Cross the small drainage and continue along the contour through an old forest that has moderately heavy mortality, with numerous down trees. There has been increasing wind throw over the last 10-12 years along the trail. The trail goes behind a residence before turning sharply to the left and down the slope. After a descent you will cross a wooden bridge, bear right and start a short climb before flattening out. You will cross the old telephone corridor (and original trail location) just before you reach a forest of large dead white pine. This white pine was planted in the 40s by TVA as an experimental plantation. It was later used to study air pollution and was re-measured as late as the early 90s. It was situated between Reservoir Hill Trail (road from CCC Camp to Reservoir Hill) and the telephone line corridor and was a popular place for teenagers to gather and sometimes camp in the early 60s. The southern pine beetle devastated the trees in the early 2000s. The trail continues down a steady slope, passing behind more houses, and entering a fairly dense woodland of yellow poplar, red maple, and hickory on what was an old field at the time of purchase. You will travel down a pleasant section of trail making a sharp right turn and heading down toward the bottom of a hollow. Just before you reach the bottom, you might notice the old telephone line corridor on your right. From this point on you will be on the original trail.

Cross the small spring branch and continue down the side of the hollow on a narrow trail. In a short distance you will reach a junction; the trail continues on down the hollow to meet U.S. 441, where there was a parking area at one time and the point where the telephone line crossed the river. Eagle Trail climbs up the hill to the right on a gravely surface with moss-lined sides. Soon you will reach the top and follow the contour through a dense forest. In the winter you can see the river below which runs parallel the trail all the way to the museum. The trail goes up and down through this section and soon you will see orange paint on trees to the right and then left. This is the TVA/Norris Watershed boundary. The trail reaches a small drainage with a nice cascade on the left which can be seen from Hwy 441 and a small waterfall on the right. Cliff Trail begins just past the water crossing on the left. Eagle Trail goes straight, up the slope before leveling out somewhat. It is quite a climb from here to Observation Point Trail, but is broken up by sections that are level between climbs. A short, but steep climb takes you under a hemlock tree and then the trail flattens again. You will now reach an old road to the right with a sign that reads ‘No Outlet'; this is an old logging road that was used in the 60s to harvest an area below Observation Point. Notice the road has a long dip at the end. This is where the portable sawmill was located. I can remember passing the sawmill on a hiking trip from Norris in 1963 with Jimbo Dale to fish the river on spring break. The road now goes up to private property but at that time it was a branch off the Reservoir Hill Trail.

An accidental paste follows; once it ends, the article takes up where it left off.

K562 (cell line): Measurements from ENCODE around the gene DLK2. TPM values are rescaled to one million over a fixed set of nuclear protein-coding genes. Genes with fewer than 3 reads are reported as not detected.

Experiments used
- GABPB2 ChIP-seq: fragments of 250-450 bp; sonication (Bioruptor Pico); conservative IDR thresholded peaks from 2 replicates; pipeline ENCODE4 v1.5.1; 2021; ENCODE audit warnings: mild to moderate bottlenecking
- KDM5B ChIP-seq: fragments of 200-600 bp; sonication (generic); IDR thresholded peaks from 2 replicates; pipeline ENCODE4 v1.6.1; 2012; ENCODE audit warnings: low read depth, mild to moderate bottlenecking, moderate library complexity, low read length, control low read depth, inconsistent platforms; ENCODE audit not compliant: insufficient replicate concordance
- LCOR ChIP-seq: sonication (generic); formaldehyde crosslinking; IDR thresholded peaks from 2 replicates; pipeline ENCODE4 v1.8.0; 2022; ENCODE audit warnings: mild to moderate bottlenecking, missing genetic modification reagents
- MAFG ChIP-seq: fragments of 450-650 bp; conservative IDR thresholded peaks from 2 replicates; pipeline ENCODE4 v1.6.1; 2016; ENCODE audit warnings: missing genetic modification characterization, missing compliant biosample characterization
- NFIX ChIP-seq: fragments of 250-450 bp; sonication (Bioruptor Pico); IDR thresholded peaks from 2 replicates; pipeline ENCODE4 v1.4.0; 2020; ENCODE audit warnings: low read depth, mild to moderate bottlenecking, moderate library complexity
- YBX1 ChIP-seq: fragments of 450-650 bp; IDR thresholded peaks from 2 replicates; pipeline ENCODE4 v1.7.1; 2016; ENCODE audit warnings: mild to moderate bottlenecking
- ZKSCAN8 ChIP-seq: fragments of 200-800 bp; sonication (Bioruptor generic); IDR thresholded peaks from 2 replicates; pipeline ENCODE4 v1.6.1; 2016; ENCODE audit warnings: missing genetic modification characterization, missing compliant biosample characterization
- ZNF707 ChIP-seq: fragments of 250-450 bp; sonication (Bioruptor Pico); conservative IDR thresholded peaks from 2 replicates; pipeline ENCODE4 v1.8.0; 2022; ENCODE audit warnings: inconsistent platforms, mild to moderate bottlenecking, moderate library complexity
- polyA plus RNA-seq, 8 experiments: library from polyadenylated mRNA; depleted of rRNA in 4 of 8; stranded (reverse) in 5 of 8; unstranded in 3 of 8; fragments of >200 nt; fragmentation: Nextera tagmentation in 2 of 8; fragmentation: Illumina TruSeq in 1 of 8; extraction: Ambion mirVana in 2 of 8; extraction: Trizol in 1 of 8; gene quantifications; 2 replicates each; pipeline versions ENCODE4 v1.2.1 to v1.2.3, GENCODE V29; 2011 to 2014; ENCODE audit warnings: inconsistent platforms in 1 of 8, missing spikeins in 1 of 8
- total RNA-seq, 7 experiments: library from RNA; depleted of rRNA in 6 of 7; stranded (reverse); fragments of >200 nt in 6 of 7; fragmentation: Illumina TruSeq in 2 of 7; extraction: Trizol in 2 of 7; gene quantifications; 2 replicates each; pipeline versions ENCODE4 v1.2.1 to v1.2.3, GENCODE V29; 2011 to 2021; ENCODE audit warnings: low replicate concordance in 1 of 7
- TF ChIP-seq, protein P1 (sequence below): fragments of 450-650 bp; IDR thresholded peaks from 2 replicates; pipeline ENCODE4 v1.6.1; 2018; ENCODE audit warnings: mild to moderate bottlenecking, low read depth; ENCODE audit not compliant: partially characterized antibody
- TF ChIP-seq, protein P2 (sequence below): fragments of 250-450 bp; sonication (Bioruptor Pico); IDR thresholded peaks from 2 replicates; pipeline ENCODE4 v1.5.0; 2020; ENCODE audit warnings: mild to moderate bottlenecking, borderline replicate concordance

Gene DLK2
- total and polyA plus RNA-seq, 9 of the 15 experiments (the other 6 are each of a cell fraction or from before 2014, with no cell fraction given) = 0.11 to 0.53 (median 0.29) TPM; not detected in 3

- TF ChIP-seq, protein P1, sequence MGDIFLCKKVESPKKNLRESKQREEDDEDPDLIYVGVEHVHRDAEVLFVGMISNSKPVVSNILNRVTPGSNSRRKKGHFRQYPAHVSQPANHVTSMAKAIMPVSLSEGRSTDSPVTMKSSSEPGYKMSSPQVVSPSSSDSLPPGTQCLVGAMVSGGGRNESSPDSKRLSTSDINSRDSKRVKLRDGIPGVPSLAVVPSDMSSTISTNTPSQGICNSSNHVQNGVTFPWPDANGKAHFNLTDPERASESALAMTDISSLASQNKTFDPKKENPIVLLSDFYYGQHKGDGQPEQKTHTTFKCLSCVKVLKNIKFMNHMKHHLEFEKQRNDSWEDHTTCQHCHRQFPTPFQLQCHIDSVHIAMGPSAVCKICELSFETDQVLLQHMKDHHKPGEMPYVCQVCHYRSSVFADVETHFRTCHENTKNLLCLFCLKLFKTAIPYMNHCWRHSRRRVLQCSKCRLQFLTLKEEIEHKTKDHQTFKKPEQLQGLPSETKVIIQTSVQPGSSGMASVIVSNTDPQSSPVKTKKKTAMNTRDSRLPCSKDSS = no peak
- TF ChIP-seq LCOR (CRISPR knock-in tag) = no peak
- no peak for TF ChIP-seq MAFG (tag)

As the trail levels out you will see several down trees that were cut by the 2010 and 2011 trail crews. This slope apparently receives some heavy wind because there are numerous down trees. From this point up, the trail has some gravely areas that can be slick coming down. The trail goes through west- and south-facing slopes that are dry and rocky with poor site quality and acidic soils. There is an abundance of chestnut oak, blackgum, and sourwood, along with low bush blueberry, green brier, and once was occupied by pink lady slippers. You will climb up a fairly narrow trail and soon meet Observation Point Trail.  The metal fence post on the right is a Norris Watershed property corner.

Enter supporting content here